In fact, following their own “robust” educational push, nurses “dramatically improved” their recognition rates from “very, very low,” Dr. Horton notes. But physicians tested on the vignettes did not improve at all. (He and Dr. Graves are in the process of writing that research up for publication.)

And because sepsis can affect all patients, every provider working on any service or ward needs to be targeted by any educational push designed to improve sepsis care. Not only is that time- and resource-intensive, but it may not even be realistic. As Dr. Horton explains, “Surgical subspecialty residents are probably never going to get to 100% sepsis recognition rate, as they have other advanced procedures to focus on.”

That’s when the need for a systems intervention— like an EHR-based alert system—became obvious. But the physicians were also acutely aware that any warning system had to produce few, if any, false alarms.

“We knew the second providers started feeling alert fatigue, we would lose the battle before it even started,” says Dr. Horton. “We wanted to ensure that when our docs arrive” at the bedside, “they were grateful that they were called and not frustrated with us” for sending them a false alarm.

When it comes to sepsis, however, avoiding alert fatigue can be tough. That’s because the most accepted way to identify decompensating patients is with SIRS criteria . Because those criteria are notorious for not being very specific, Drs. Graves and Horton instead decided to use a Modified Early Warning System (MEWS) aggregate scoring system.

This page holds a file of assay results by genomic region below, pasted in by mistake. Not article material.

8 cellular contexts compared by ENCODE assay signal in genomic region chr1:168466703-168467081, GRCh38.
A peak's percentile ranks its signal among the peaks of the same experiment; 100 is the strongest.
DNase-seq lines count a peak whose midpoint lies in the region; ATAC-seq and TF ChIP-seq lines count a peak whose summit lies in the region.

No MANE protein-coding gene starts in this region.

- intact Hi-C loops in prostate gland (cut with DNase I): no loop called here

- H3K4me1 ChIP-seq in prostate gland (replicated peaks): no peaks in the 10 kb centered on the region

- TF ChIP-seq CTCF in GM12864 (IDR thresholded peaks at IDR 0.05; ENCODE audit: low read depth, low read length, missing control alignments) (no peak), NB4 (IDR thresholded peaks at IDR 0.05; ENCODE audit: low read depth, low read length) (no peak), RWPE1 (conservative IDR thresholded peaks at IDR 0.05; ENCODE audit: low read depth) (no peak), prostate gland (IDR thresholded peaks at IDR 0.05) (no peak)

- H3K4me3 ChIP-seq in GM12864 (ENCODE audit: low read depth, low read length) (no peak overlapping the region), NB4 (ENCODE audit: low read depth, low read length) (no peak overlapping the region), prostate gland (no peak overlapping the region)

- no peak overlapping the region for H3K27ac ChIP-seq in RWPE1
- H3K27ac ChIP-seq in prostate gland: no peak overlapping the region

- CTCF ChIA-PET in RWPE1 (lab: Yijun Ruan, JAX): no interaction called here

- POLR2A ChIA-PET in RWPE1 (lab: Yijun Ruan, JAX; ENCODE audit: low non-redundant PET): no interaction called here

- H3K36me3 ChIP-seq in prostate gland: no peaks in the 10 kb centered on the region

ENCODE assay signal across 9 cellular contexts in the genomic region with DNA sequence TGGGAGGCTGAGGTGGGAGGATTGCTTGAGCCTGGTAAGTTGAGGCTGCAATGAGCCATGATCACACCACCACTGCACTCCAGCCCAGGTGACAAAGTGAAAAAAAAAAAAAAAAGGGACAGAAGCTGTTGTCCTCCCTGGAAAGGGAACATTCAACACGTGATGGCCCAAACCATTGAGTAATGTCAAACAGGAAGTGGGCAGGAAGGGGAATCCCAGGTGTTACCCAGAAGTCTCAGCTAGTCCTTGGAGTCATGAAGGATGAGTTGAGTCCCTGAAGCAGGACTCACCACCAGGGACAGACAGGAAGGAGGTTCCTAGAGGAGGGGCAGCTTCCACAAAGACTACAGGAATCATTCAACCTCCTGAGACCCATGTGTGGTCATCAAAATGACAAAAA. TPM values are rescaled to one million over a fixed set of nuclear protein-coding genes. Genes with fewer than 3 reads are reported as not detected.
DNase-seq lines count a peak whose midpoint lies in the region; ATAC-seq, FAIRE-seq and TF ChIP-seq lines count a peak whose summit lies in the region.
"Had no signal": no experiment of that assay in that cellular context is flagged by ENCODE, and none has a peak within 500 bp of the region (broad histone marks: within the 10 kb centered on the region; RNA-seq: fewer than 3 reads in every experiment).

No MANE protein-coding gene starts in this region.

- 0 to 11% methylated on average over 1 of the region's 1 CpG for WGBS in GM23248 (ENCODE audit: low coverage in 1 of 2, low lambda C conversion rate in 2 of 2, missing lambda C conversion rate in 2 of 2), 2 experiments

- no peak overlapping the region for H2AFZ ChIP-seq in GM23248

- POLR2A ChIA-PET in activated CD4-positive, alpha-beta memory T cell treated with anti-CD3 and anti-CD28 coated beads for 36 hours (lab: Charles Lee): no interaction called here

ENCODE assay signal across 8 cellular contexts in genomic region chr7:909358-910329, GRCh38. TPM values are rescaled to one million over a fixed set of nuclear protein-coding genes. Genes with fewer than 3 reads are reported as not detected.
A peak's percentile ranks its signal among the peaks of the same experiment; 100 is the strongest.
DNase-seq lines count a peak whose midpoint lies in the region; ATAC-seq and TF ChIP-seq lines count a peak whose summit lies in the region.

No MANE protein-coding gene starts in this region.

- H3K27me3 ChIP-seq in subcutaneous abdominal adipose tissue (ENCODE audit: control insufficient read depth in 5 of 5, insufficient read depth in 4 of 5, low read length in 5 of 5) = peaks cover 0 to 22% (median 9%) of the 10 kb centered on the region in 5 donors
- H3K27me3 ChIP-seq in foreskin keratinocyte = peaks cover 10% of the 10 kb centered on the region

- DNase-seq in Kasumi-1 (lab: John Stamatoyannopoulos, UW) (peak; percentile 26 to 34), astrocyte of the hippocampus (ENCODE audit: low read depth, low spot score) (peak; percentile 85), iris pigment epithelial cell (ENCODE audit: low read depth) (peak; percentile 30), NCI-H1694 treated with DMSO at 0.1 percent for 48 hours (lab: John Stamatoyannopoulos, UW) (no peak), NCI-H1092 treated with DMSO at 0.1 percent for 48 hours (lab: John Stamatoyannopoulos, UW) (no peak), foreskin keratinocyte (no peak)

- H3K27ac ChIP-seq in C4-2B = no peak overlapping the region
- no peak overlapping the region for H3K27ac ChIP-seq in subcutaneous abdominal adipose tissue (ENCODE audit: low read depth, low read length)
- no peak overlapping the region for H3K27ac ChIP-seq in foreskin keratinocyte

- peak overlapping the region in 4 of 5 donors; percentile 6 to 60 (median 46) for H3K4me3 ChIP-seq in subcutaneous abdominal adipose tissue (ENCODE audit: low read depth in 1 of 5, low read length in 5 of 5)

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How it works
Starting last year, the Epic EMR screen that lists all patients—and can be seen by any provider in the hospital—now displays a column labeled “MEWS total score.” That score, which Dr. Horton says is “more specific and less sensitive” than SIRS-based systems, reflects worsening degrees of abnormal vital signs.

In-house technology was added to the Epic system to automatically calculate and update the MEWS score in the EMR whenever a patient’s vitals are collected. Patients with a score between one and four display as green, while five through seven are yellow, and eight is red.

Now, if a nurse or nursing assistant enters any one abnormal vital sign, the warning system fi res an alert to prompt nurses to enter a full set of vitals. When a MEWS score hits the yellow zone, the EMR automatically pages the charge nurse, who is responsible for calling the physician if necessary.

When doctors enter the chart and if infection is likely, they are directed to an order set to choose a site of infection and enter labs and antibiotics predetermined by the infectious disease department. At the same time, the bedside nurse is directed to an order set that includes both STAT and four-hour repeats of lactic acid tests and blood cultures, as well as more frequent vital signs.

And if the MEWS score reaches the red zone, both the charge nurse and a rapid response team are paged to evaluate the patient, draw labs and consider a transfer to the ICU, if clinically indicated.

Drs. Horton and Graves presented an abstract about the alert system at this year’s Society of Hospital Medicine annual meeting. That abstract concluded that the system helped patients “receive treatment more quickly.” The warning system has now been rolled out throughout the hospital.

“Developing our project was difficult and time-consuming because it was about buy-in and change management” as much as about EMR-based alerts, says Dr. Graves. The “education was our tool for culture change. Alone, educating people doesn’t last, but helping people understand why they should care about this gave us a big boost.”

Deborah Gesensway is a freelance writer who covers U.S. health care from Toronto.